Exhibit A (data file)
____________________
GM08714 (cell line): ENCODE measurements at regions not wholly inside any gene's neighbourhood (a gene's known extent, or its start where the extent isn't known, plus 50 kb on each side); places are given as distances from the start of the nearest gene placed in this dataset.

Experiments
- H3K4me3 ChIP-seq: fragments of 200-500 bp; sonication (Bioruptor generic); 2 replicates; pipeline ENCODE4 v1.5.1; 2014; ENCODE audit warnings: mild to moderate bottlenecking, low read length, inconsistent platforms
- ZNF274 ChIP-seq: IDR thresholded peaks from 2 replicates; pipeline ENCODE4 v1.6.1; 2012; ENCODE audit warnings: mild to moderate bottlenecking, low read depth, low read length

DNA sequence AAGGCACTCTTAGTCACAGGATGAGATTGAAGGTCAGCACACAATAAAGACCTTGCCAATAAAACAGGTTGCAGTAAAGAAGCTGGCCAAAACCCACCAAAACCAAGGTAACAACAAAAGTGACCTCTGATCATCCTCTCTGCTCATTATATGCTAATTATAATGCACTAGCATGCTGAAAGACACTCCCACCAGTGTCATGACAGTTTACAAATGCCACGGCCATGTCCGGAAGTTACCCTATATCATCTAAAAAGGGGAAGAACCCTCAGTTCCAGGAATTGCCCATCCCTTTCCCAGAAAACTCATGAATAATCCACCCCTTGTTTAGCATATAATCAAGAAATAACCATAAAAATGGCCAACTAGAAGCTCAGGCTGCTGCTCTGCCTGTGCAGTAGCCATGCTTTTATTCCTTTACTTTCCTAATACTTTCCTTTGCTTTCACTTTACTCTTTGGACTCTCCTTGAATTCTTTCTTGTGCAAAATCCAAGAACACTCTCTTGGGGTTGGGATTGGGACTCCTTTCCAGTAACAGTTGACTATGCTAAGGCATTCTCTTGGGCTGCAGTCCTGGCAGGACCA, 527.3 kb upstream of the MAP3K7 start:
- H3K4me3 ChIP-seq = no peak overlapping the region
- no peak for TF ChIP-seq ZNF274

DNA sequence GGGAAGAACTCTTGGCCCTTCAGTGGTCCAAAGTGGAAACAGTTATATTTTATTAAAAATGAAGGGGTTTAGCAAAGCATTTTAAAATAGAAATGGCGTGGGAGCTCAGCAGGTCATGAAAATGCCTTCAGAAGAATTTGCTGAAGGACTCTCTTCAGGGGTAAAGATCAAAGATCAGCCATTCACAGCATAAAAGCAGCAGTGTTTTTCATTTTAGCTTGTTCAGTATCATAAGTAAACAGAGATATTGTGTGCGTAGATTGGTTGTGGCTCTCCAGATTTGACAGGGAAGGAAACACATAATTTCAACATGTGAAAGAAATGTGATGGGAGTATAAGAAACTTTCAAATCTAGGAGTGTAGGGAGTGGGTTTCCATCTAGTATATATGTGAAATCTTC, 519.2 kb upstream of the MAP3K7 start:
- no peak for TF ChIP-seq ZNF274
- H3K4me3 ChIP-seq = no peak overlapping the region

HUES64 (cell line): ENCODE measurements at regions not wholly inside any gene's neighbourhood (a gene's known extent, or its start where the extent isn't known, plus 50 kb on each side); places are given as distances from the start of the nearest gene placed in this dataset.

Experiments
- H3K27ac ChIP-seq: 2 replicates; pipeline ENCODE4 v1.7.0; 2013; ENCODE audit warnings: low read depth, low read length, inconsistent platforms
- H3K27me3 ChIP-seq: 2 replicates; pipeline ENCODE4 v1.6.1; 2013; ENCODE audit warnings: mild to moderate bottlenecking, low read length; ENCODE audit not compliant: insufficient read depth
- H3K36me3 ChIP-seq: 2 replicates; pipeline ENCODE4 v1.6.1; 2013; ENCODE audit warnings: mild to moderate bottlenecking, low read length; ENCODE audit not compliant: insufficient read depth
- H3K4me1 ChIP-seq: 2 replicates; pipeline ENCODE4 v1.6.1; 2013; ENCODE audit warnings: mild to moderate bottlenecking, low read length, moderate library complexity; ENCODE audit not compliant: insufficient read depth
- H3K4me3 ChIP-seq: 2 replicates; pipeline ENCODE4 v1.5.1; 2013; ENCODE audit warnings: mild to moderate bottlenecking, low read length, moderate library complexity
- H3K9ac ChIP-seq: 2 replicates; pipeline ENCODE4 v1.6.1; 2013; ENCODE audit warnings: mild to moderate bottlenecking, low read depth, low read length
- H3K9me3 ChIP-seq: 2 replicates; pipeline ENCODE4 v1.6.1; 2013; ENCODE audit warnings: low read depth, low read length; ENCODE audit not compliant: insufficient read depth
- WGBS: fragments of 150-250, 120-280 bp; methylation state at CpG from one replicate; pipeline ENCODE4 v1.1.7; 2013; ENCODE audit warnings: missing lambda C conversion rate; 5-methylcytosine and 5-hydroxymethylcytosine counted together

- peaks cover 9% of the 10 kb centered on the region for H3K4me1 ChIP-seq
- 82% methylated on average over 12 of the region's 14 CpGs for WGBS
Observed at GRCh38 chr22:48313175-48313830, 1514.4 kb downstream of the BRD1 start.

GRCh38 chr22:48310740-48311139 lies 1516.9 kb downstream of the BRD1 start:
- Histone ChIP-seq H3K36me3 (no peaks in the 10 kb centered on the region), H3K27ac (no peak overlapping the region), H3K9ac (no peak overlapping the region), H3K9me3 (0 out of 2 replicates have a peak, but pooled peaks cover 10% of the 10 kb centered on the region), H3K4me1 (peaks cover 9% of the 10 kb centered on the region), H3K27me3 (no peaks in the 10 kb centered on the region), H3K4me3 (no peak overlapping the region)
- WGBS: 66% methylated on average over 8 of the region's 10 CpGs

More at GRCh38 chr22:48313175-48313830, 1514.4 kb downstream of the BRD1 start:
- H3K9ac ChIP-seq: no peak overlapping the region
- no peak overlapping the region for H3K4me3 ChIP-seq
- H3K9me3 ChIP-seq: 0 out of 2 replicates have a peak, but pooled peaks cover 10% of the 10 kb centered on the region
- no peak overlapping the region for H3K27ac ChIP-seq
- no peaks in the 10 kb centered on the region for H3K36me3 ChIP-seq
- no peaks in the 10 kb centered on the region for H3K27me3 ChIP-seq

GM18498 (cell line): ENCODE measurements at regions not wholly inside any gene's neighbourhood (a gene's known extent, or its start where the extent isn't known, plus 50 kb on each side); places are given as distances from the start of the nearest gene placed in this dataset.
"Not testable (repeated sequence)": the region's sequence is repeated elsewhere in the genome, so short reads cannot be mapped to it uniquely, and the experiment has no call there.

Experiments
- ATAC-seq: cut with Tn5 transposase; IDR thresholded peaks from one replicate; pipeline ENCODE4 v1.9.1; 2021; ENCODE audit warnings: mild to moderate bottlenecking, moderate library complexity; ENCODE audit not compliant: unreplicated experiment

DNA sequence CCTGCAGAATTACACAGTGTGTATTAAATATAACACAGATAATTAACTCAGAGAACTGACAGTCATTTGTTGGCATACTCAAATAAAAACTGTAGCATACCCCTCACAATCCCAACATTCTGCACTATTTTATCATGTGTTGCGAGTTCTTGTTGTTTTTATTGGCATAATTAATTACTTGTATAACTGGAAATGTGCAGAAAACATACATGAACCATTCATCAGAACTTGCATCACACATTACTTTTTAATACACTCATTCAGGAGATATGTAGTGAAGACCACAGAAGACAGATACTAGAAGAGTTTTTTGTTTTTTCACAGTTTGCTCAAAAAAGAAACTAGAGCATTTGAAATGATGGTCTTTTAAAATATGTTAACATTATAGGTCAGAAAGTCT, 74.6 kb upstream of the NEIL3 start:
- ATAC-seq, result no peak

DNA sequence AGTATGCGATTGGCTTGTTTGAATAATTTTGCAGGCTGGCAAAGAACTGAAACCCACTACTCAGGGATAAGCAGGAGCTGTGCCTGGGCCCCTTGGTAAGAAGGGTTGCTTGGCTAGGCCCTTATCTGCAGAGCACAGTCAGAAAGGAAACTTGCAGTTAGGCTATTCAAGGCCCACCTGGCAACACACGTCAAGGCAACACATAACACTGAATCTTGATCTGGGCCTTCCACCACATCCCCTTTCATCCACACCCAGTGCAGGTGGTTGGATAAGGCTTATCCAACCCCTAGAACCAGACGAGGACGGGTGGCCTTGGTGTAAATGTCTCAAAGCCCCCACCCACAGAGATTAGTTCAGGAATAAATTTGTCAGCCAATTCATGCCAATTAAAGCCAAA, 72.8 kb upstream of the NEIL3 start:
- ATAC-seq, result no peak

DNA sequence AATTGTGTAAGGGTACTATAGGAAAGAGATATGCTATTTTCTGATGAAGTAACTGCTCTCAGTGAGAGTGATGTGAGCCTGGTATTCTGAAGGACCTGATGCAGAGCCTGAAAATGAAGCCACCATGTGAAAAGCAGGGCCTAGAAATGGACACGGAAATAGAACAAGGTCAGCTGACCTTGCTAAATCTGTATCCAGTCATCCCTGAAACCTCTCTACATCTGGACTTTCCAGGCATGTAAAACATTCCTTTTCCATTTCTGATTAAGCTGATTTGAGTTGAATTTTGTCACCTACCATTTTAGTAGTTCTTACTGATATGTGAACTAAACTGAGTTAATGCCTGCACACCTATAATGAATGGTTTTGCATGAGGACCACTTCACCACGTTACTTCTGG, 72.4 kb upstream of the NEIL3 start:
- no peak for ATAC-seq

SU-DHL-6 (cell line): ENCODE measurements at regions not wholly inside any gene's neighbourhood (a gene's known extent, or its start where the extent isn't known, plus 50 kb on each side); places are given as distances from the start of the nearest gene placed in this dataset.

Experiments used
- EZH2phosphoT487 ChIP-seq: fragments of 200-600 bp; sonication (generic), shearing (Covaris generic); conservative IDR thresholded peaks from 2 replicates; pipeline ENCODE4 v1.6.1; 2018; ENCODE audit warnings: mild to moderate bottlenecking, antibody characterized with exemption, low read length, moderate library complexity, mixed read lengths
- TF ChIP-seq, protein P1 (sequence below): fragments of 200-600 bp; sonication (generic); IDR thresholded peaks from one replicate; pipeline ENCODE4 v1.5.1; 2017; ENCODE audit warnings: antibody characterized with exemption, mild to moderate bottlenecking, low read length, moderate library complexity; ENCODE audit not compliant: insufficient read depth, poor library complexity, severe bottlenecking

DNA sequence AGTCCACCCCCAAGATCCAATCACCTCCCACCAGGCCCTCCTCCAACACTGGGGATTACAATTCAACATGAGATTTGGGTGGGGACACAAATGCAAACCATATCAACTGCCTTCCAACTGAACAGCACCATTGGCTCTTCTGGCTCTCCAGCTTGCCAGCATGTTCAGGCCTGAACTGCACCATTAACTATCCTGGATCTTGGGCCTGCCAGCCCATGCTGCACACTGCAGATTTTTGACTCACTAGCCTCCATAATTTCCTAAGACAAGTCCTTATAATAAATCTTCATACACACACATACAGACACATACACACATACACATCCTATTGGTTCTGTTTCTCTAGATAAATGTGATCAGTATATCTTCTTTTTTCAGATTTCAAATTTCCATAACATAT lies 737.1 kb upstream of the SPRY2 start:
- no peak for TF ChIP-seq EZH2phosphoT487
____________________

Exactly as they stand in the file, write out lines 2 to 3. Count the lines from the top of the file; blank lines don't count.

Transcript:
Experiments
- H3K4me3 ChIP-seq: fragments of 200-500 bp; sonication (Bioruptor generic); 2 replicates; pipeline ENCODE4 v1.5.1; 2014; ENCODE audit warnings: mild to moderate bottlenecking, low read length, inconsistent platforms